Monday, February 6, 2012

Economics of Obedience

It may be that when we no longer know what to do, we have come to our real work and when we no longer know which way to go, we have begun our real journey. The mind that is not baffled is not employed. The impeded stream is the one that sings — Wendell Berry

My friend, Richard Hames, proposes a challenging hypothesis – “our present consensus state is delusional, as is our belief that we access information and our resulting belief that we’re informed. For instance, has capitalism worked when the largest communist country on earth actually owns a controlling interest in the debt of the largest capitalist country? Has our social conscience evolved when there are more humans (per capita) in slavery today, than at any recorded period of history?

Vast numbers of people are in a similar state today; they have little conception of the freedom, democracy or liberty they supposedly have in abundance.” However, this state is beginning to shift. Éttiene de la Boétie, in his famous discourse on voluntary servitude, poses the central question: “Why do people consent to their own enslavement?” One of his central insights is that, to topple a tyranny, the victims only need to withdraw their consent and support.

La Boétie also had the further insight that humans are free by nature, but possibly the most important lesson we can learn from his discourse is leverage. In the absence of leverage, or the use of it, victims bring about their own subjugation i.e. they ‘win’ their own enslavement. Thus, people who lose their freedom also lose their valor (strength of mind, bravery); and with it their ability to respond.

Since freedom is our natural state, we are not only in possession of it, but we should have the instinct to defend it. Defenders of freedom used to be ineffective because they were not known to one another. In fact, facing the enormous powers arrayed to maintain the status quo, our minds quail in anguish. The temporary glimpses of a more beautiful world are all the more disheartening when viewed as temporary respites from the soul-crushing, money-driven world we are used to.

But, there are always some people who cannot be tamed, subjugated or enslaved. Even if freedom were to be entirely extinguished, these people would re-invent it. Among these people, who have freed their minds, there is competition to do good for humanity - no matter what the odds are. We see their work in the Occupy movement, the Arab Spring, as inner-city permaculture, with social entrepreneurship and many other engagements that are changing our world.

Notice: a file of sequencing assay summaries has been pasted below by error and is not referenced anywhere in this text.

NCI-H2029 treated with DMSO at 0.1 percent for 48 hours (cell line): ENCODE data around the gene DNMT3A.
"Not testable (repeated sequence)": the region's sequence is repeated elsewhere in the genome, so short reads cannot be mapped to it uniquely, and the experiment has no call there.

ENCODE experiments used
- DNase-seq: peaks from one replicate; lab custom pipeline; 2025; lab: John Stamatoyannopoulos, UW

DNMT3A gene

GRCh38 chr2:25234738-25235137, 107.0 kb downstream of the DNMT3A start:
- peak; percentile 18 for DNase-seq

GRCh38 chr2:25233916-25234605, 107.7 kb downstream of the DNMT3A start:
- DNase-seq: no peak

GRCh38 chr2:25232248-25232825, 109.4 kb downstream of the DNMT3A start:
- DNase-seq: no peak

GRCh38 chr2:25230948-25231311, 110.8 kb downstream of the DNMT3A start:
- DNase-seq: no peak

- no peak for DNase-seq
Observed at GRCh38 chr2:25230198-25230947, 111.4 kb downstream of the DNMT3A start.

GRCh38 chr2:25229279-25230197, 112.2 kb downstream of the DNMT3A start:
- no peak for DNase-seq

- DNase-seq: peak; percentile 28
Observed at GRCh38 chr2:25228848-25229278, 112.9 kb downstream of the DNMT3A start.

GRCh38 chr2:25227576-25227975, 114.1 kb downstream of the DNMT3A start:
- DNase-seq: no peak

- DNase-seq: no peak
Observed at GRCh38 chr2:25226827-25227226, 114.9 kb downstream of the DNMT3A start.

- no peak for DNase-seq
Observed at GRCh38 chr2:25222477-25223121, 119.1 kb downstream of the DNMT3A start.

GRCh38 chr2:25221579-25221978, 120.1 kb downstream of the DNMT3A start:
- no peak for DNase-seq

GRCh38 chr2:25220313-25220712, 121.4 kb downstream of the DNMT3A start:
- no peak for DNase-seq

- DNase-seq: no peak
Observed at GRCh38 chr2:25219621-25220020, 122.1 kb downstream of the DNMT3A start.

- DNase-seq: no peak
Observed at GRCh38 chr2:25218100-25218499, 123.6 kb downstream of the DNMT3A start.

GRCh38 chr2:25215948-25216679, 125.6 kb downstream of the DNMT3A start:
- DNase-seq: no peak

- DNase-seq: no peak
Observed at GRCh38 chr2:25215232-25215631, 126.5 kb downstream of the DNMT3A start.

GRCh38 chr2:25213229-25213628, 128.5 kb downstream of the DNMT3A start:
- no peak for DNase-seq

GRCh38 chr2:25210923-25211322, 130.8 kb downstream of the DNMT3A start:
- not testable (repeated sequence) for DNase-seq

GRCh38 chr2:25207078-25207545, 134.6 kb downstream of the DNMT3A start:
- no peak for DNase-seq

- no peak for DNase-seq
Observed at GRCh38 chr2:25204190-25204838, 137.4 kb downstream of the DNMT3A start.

We humans have learned a lot in the last half-century, and our consciousness has reached a critical point in its development. It will be the same as it is with transformation on a personal level. In transitioning into a new way of being, we might revisit the old once or twice and try to fit back into the womb; but when we do, we find that it can no longer accommodate us, and a state of being we once inhabited for years becomes intolerable in weeks or days.

Take wealth for instance. A corollary to the non-hoarding of gifts and to the social nature of their giving is that wealth in gift cultures tends to be publicly transparent. When wealth was land and livestock, there was no hiding one’s wealth; and therefore no shirking the social expectations incumbent upon it. Everyone knew who had given what to whom. Translated into modern money dynamics, this suggests that all monetary holdings should be transparent.

Many people would find the idea of no financial privacy very threatening. Since money today is so bound up with self, we would feel exposed, vulnerable - as indeed, in today’s society, we would be. In a different context, though, financial transparency is part of being a person who has nothing to fear, who is comfortable in a future society. Moreover, financial transparency would make many kinds of criminal activity more difficult.

The history of civilization is also a journey from original abundance, to the extremes of scarcity and then back toward abundance at a higher level of complexity. Whether or not there ever was, or still is, a conspiracy to maintain scarcity; on some level humanity has not been ready for abundance, and probably won’t be ready for some decades to come, until we have entered deeply and thoroughly the spirit of the gift. It is our perceptions, and not our means, that engender scarcity.

We cannot predict how this new age will unfold in linear time. We do sense, however, that by the end of our lifetimes, we will live in a world unimaginably more beautiful than the one we were born into. And it will be a world that is palpably improving year after year. Work will be about: “How may I best give of my gifts?” instead of, “How can I make a living?” We will live in a richness of intimacy and community that hardly exists today.

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